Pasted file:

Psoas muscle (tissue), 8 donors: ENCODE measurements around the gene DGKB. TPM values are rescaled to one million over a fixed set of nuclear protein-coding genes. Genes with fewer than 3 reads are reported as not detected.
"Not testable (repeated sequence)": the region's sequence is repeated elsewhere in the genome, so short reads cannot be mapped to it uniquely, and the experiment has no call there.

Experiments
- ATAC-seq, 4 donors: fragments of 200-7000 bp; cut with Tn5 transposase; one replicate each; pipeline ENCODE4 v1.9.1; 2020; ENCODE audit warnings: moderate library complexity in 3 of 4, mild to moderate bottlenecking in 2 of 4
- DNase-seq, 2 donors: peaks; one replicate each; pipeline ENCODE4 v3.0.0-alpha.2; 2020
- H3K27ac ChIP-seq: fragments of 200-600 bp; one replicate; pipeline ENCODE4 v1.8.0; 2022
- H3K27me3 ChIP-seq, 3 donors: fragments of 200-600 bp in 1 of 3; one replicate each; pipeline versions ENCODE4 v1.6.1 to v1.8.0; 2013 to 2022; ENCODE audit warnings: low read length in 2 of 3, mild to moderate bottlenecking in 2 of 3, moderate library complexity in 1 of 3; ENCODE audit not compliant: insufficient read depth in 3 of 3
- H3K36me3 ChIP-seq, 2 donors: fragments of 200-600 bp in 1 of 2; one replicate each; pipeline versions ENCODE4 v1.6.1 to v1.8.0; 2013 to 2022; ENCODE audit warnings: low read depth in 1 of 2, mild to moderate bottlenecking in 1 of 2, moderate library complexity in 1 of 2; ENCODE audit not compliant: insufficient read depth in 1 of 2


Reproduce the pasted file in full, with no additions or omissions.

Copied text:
Psoas muscle (tissue), 8 donors: ENCODE measurements around the gene DGKB. TPM values are rescaled to one million over a fixed set of nuclear protein-coding genes. Genes with fewer than 3 reads are reported as not detected.
"Not testable (repeated sequence)": the region's sequence is repeated elsewhere in the genome, so short reads cannot be mapped to it uniquely, and the experiment has no call there.

Experiments
- ATAC-seq, 4 donors: fragments of 200-7000 bp; cut with Tn5 transposase; one replicate each; pipeline ENCODE4 v1.9.1; 2020; ENCODE audit warnings: moderate library complexity in 3 of 4, mild to moderate bottlenecking in 2 of 4
- DNase-seq, 2 donors: peaks; one replicate each; pipeline ENCODE4 v3.0.0-alpha.2; 2020
- H3K27ac ChIP-seq: fragments of 200-600 bp; one replicate; pipeline ENCODE4 v1.8.0; 2022
- H3K27me3 ChIP-seq, 3 donors: fragments of 200-600 bp in 1 of 3; one replicate each; pipeline versions ENCODE4 v1.6.1 to v1.8.0; 2013 to 2022; ENCODE audit warnings: low read length in 2 of 3, mild to moderate bottlenecking in 2 of 3, moderate library complexity in 1 of 3; ENCODE audit not compliant: insufficient read depth in 3 of 3
- H3K36me3 ChIP-seq, 2 donors: fragments of 200-600 bp in 1 of 2; one replicate each; pipeline versions ENCODE4 v1.6.1 to v1.8.0; 2013 to 2022; ENCODE audit warnings: low read depth in 1 of 2, mild to moderate bottlenecking in 1 of 2, moderate library complexity in 1 of 2; ENCODE audit not compliant: insufficient read depth in 1 of 2